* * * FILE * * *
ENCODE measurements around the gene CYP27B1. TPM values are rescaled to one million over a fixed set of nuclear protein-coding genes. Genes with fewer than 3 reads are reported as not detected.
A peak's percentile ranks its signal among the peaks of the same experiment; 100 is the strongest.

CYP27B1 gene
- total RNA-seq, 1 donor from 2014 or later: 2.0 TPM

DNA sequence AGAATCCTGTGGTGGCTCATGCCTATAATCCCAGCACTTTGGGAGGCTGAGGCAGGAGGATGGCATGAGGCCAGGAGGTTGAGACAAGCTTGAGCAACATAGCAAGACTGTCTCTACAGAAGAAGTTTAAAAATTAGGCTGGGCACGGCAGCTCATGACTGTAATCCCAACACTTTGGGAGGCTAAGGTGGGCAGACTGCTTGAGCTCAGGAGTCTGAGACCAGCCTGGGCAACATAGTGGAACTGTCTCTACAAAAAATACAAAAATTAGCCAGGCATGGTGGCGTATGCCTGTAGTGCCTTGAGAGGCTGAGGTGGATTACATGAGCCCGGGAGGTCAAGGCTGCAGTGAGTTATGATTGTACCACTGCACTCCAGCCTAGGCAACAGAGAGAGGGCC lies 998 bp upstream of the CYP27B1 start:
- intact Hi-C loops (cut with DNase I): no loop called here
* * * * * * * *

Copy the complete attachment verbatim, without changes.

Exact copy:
ENCODE measurements around the gene CYP27B1. TPM values are rescaled to one million over a fixed set of nuclear protein-coding genes. Genes with fewer than 3 reads are reported as not detected.
A peak's percentile ranks its signal among the peaks of the same experiment; 100 is the strongest.

CYP27B1 gene
- total RNA-seq, 1 donor from 2014 or later: 2.0 TPM

DNA sequence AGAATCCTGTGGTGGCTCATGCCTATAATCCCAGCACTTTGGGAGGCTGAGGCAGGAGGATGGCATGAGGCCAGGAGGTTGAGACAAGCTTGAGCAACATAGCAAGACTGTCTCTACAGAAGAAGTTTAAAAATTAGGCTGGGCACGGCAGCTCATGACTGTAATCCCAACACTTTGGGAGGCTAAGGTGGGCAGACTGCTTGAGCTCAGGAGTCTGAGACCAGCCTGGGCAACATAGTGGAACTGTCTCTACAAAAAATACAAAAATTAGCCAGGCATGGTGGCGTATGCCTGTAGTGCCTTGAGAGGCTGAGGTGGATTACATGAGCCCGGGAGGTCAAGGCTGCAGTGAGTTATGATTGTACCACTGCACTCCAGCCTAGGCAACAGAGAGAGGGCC lies 998 bp upstream of the CYP27B1 start:
- intact Hi-C loops (cut with DNase I): no loop called here